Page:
Old 28th January 2007
  #12
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u b k's Avatar
 

faders are the new eq. actually, they're the old eq, but something went awry in the 80's and if you only listened to radio you'd think things were still awry.

but they're not. here's the most counterintuitive thing i know about balances: if you're bringing in an element, and you can't hear the element clearly, and you can't hear the rest of the mix clearly, you probably need to make the element louder. *maybe* a cut in the low-mids or mids well, but keep pushing that fader.

no, really, keep pushing it. you'd be surprised how far you gotta push it, then *pop*, it's in it's own space and everything behind it is clearer as well.


gregoire
del
ubk
.
Old 28th January 2007
  #13
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BradM's Avatar
Here's going a step further. The mute button is my new EQ. What can I say...I'm a sucker for instant gratification. If the element I'm trying to fit in the mix is really putting up a fight and I've twiddled and twisted the the EQ knobs until my fingers are sore then usually it just means that element was not destined to be a part of the mix in the way I thought it was. Often the mute button is the proper solution. If this is indeed the case then defer to Mr. Whitman's post about arrangements.

Brad
Old 28th January 2007
  #14
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(DC)'s Avatar
 

I am sorry I can't refer you to a good book, but I can offer my opinion and advice to you. Carving out a space using EQ for all the sounds would be an interesting way to mix, but it sounds a bit too unrealistic to me. Sometimes it sounds good when instruments fight for space in the mix. Honestly, a lot of that comes down to the tastes of the engineer and the style of music being played. I won't argue with the fact that instruments in the lower frequency sound "muddy" if not properly eq'ed for their own space (kick and bass for example). I find with sounds of a higher frequency, it is easier to keep them as they are. So if you can focus on keeping the lower spectrum of your mix more properly defined by EQ, you can make the rest of the mix stand out tremendously more. Remember, you always build with what you feel would translate best.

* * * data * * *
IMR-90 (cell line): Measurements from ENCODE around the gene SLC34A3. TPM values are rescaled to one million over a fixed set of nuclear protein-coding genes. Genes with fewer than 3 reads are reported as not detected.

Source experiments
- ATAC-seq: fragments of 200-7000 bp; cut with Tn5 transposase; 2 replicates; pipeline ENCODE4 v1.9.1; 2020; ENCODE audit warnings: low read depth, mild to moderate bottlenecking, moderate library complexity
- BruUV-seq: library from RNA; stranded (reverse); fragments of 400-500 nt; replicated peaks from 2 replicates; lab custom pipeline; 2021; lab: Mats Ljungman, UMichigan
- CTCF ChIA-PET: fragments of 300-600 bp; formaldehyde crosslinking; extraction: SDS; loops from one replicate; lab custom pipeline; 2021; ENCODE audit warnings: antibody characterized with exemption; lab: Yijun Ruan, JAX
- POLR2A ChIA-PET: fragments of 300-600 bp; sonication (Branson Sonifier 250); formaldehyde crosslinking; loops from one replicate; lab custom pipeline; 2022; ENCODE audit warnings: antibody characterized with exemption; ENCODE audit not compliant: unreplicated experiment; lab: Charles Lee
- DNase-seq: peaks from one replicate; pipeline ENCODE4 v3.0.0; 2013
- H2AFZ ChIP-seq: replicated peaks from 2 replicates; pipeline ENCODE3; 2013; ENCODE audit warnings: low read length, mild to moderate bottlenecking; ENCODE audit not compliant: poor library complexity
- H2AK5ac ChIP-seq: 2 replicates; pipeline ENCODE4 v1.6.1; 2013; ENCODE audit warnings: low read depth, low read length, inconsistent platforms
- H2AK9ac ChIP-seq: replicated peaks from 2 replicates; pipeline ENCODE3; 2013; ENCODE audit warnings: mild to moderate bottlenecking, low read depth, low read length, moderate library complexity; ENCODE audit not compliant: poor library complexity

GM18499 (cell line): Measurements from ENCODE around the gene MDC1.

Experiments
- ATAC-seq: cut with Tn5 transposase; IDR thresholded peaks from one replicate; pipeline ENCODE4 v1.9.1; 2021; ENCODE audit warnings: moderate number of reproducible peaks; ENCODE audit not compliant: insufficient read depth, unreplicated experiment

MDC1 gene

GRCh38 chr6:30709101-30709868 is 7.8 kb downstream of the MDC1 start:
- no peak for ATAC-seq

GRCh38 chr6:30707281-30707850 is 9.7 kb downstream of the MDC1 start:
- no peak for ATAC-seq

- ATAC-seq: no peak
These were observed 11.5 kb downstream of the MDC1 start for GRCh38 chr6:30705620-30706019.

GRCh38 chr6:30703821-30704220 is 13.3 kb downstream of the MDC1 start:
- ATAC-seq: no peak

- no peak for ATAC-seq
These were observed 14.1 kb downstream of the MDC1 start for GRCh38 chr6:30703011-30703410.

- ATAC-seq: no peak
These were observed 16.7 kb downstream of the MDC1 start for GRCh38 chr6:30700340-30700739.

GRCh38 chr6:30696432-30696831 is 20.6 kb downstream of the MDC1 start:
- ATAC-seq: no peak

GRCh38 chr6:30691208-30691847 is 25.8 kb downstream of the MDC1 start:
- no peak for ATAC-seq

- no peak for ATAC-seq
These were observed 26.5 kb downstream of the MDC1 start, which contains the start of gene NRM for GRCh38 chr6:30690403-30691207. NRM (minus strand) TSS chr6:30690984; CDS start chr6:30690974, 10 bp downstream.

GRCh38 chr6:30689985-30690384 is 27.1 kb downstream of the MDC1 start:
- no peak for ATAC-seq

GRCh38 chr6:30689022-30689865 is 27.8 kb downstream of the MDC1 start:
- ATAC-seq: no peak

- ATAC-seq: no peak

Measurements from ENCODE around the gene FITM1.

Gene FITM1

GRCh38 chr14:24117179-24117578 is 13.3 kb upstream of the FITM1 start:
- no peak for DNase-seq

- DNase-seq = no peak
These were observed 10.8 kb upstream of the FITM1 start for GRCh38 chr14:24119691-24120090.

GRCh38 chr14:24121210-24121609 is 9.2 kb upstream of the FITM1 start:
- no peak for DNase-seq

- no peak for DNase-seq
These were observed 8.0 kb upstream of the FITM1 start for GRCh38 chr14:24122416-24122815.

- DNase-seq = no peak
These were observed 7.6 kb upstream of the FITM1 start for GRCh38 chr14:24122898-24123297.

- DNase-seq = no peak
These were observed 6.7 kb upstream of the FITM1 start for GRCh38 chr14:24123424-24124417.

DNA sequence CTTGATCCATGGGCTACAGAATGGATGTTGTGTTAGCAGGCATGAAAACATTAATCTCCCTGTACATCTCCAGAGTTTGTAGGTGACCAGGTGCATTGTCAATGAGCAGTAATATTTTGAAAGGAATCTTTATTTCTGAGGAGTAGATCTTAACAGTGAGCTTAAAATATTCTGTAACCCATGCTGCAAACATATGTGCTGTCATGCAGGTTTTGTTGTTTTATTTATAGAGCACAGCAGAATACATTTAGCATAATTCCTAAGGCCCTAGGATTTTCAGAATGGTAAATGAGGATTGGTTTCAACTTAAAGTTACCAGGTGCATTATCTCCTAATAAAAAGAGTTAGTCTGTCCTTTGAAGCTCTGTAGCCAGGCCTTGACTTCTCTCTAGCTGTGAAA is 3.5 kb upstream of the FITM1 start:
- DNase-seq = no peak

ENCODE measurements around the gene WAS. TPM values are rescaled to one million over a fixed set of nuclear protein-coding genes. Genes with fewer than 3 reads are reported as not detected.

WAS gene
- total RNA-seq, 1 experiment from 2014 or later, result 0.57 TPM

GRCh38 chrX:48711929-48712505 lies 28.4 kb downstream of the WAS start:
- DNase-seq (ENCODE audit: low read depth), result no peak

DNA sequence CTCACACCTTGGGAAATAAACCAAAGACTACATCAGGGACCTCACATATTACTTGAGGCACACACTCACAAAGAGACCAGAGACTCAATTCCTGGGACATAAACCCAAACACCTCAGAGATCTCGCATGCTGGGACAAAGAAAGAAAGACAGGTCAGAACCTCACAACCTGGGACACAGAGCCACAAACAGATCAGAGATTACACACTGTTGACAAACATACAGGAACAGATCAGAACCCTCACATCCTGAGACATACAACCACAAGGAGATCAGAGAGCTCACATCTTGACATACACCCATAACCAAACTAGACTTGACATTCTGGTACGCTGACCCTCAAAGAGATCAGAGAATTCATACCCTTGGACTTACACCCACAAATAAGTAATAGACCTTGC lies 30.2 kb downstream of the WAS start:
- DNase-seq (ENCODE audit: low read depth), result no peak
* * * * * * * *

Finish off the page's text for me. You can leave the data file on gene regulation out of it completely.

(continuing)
Old 28th January 2007
  #15
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uncle duncan's Avatar
 

I think sometimes you have to choose a couple of elements to be dominant, and let the others recede. A mix where everything is exactly equal is boring. If you're recording your own stuff, you need to find those hook licks and lines and feature them. If you don't, you'll just have a wall of sound that doesn't say anything. The new Beatles remix CD 'Love' is a good example of mixes deconstructed. Some songs just feature a few key elements of the original mixes, and you see how a song can be built around one or two key parts, and how all the other parts are superfluous.
Old 28th January 2007
  #16
TYY
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Just to add, the only EQ carving I do is between the kick and bass guitar. I think that is something that is frequently needed in mixing rock/pop music.
Old 28th January 2007
  #17
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I think that the challenge of mixing is the ying-yang of 'seperation' and 'glue'. There are many ways to achieve this and like others have said here arranging is the most important one. But it's not the only one and why should enhancing the sonics with EQ be better or worse that say using compression or reverb?
Old 28th January 2007
  #18
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DirkB's Avatar
Quote:
Originally Posted by u b k View Post
faders are the new eq. actually, they're the old eq, .

Couldn't agree more.

In fact, I hardly carve out anything, not even on bassdrums. A little low-mid dip here and there, a little mid boost (600-900Hz ) here and there and sometimes I might do a deep narrow cut on a snare somewhere or in the nasal part of the vocal.

But really, cover all meters, don't look at numbers and push faders up and down.
During mixing, I switch off the LCD screen, dim the lights and just move faders up and down. When I have a tricky part, I switch to mono on one speaker and try to balance from there. If that doesn't do it completely, I might increase or decrease the compression.
If it really it's an eq thing, it's most of the time very obvious and I change it as soon as I hear it.

Good luck,
Dirk
Old 28th January 2007
  #19
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My favorite is the Mixing Engineer's Handbook, written by Bob Owsinski.

You are targeting an important thing within mixing. A good place to start is to learn how and when to use pass filters. Pass filters are very easily misused.

A good rule is to not carve when you don't need to as well as record different sound sources in different frequency ranges.